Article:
20130813-260899-pide-ve-lahmacun-scrambled-eggs.jpg

Turkish breakfast at Pide ve Lahmacun

By the time we got to our hotel outside the old city walls, Istanbul had already faded from overcast to rainy darkness. The signage on the twisty streets was erratic enough that I took a snapshot of every corner we turned so we could find our way back from dinner. If Istanbul was going to be this dark and wet the whole time of our stay, it would be an oppressive week.

20130813-260899-pide-ve-lahmacun-instabul.jpg

Breakfast in Turkey

But the next morning opened without a cloud in the sky, and as soon as we reached the Hippodrome, the main plaza of the tourist's Istanbul, and saw a hotel offering a lavish Turkish breakfast in its rooftop restaurant, we were beguiled and agreed to have it, no matter what the tourist-gouging price might be. The 1920s-era dining room and the formally-attired waiters made it look like Hercule Poirot must be somewhere in the house solving a murder. But the dazzling lapis lazuli light (I am required by the rules of travel writing clich├ęs to call it that) of the Bosphorus flooded the room, and as we gazed over the simple, impeccably fresh options for Turkish breakfast, we knew we would be having our least typical, yet one of our most memorable, Christmas mornings ever.

Turkish breakfast is perhaps my favorite foreign breakfast anywhere, with plenty to make you comfy (I am exotic at lunch and dinner but a traditionalist before coffee kicks in), like puffy French-style bread with jam or fried eggs that would be at home in an Iowa diner. Beyond those, it eases you into the idea that you're in an alternate culture gently, offering thick, creamy yogurt with fruit and dates to stir into it, sugar-stewed figs, or slices of ruddy red beef salami (sucuk) and mild white cheese. It's just familiar enough and just strange enough, and all of it is freshly made, direct, and tastes like it looks.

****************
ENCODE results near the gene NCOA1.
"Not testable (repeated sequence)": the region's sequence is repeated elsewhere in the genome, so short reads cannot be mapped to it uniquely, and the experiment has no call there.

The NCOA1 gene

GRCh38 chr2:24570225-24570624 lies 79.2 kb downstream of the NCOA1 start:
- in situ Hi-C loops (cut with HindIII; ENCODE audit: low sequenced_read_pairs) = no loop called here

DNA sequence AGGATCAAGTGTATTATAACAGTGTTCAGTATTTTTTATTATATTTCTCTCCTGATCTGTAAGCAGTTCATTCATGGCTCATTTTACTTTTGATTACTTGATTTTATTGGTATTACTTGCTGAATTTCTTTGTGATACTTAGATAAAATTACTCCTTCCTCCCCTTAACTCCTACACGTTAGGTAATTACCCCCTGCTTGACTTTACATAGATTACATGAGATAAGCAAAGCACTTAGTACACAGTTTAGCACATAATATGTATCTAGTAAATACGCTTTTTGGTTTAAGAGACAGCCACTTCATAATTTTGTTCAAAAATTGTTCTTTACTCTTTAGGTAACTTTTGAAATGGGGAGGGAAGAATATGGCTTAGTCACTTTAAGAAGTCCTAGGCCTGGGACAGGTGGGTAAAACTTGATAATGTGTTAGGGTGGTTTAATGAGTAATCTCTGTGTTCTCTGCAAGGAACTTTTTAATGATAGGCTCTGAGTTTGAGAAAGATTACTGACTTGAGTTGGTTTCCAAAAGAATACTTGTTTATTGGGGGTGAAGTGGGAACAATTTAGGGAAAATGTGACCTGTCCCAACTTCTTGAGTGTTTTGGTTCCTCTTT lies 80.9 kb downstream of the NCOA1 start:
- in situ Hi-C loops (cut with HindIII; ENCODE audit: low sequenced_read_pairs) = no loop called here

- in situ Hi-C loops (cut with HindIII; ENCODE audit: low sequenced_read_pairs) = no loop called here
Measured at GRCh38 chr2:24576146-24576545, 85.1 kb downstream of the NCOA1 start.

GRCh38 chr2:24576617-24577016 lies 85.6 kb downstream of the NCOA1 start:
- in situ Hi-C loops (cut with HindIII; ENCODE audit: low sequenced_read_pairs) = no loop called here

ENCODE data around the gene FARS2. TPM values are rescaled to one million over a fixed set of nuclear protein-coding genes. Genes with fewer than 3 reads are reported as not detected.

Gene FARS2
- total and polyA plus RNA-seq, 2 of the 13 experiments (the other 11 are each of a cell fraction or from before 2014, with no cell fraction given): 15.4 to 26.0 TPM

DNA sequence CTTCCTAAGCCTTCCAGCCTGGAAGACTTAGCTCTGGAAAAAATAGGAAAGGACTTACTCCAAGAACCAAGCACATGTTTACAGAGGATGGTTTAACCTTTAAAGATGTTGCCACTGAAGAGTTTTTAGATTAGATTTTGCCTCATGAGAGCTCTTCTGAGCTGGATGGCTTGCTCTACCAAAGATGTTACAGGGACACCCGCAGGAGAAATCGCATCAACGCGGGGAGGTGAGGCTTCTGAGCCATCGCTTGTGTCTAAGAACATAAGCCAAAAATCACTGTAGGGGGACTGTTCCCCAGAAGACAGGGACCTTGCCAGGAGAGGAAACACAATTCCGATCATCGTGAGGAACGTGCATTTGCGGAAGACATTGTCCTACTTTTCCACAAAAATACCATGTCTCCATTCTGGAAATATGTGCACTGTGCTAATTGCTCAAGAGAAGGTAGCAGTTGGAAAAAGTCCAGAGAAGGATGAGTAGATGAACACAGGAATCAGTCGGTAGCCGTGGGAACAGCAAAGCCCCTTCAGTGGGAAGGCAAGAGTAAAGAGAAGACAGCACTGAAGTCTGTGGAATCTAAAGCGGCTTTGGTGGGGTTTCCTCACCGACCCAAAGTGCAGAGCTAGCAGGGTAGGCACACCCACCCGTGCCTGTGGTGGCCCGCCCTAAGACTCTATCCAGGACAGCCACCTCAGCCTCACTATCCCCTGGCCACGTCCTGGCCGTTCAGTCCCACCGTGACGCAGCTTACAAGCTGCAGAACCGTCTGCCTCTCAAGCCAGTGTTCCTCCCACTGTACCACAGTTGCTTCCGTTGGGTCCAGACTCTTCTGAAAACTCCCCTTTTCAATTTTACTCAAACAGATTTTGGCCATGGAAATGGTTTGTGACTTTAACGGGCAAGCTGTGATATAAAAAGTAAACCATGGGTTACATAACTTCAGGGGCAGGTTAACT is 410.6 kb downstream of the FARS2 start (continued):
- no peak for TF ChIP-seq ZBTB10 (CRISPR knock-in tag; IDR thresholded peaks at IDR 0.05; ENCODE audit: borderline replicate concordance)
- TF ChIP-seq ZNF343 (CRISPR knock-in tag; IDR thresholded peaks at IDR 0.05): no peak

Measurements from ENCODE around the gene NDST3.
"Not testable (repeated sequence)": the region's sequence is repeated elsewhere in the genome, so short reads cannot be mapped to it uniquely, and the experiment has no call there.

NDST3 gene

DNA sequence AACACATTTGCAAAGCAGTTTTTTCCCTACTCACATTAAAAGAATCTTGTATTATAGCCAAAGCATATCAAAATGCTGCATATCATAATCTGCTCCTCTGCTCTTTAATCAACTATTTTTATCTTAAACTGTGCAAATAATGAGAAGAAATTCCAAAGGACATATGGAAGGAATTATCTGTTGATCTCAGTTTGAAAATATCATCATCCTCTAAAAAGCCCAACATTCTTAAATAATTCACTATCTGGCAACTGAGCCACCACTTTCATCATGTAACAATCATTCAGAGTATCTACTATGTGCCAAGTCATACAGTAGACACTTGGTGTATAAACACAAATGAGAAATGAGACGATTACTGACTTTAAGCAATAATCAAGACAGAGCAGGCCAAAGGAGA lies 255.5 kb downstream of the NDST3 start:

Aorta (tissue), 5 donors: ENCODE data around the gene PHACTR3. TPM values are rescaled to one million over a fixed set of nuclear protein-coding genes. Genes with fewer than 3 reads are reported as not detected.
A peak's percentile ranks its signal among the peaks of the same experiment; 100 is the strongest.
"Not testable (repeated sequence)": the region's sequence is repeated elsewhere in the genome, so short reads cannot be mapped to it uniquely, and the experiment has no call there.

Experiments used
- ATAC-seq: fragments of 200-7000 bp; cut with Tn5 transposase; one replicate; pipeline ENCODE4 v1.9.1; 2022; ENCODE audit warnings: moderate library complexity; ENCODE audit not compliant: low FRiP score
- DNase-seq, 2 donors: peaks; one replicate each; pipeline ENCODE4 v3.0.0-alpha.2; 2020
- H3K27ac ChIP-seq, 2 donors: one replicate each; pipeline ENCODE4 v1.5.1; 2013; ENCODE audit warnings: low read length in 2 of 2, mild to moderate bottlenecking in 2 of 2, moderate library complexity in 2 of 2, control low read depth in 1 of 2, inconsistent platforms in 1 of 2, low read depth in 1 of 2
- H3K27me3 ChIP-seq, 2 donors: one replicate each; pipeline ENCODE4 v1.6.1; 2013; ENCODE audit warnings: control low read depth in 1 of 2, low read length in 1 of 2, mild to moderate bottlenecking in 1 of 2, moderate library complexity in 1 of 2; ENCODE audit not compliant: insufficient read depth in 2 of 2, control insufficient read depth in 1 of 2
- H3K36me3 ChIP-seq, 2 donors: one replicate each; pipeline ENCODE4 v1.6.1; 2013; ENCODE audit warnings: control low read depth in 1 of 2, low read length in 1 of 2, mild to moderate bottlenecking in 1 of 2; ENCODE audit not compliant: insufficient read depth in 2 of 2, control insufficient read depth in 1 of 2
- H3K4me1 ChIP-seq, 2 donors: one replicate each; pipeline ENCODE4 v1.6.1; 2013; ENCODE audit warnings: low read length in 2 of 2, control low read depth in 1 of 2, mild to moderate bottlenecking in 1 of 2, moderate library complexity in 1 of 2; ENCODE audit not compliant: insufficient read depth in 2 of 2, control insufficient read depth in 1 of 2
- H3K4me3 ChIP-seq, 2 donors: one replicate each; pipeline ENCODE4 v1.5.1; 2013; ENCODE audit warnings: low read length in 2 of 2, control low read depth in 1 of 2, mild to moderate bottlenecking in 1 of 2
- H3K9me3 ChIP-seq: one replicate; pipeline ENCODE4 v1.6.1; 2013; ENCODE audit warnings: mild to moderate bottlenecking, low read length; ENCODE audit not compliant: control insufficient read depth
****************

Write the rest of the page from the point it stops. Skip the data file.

Turquoise Restaurant in Roscoe Village puts on the most lavish Turkish spread I know of for Sunday brunch, for $15.95 laying out not only the breads, eggs, and sucuk, but more questionably authentic items such as "Turkish hash browns," crepes, and meatloaf "with gravy sauce." It's a steal at that price, if you're looking for a meal to lay you out on the couch for the afternoon.

20130813-260899-pide-ve-lahmacun-scrambled-eggs-2.jpg

My favorite Turkish breakfast, because it feels much more like the simple meal you might grab in any cafe before a day of sightseeing, is at Pide ve Lahmacun, one of two storefronts of the same business on Irving Park. (Pide is the nicer side, specializing in the Turkish version of pizza; the other, I-Cafe, is a cabbie hangout and internet cafe with its own out-of-Chicago feel. You can get the same food at either.) This is a lighter, stripped-down version ($9.15, or less if you skip this or that item), consisting of bread baked in house with strawberry jam (which tastes like the Polish and Eastern European jams you see around town), some scrambled eggs, several pieces of fried sucuk, some olives and tomatoes, and some little triangles of two different kinds of white cheese, plus a cup of tea.

I miss the yogurt, but otherwise Pide ve Lahmacun's hits the perfect note for Turkish breakfast—hearty yet not heavy, a straightforward, unfussy start to the day as crisp as Christmas morning overlooking the Blue Mosque and the lapis lazuli sea.

Pide ve Lahmacun

1812 W Irving Park Rd
Chicago, IL 60613 (map)
773-248-6344

Turquoise Restaurant

2147 W Roscoe St, Chicago, IL 60618 (map)
773-549-3523
turquoisedining.com

Comments can take up to a minute to appear - please be patient!

Previewing your comment: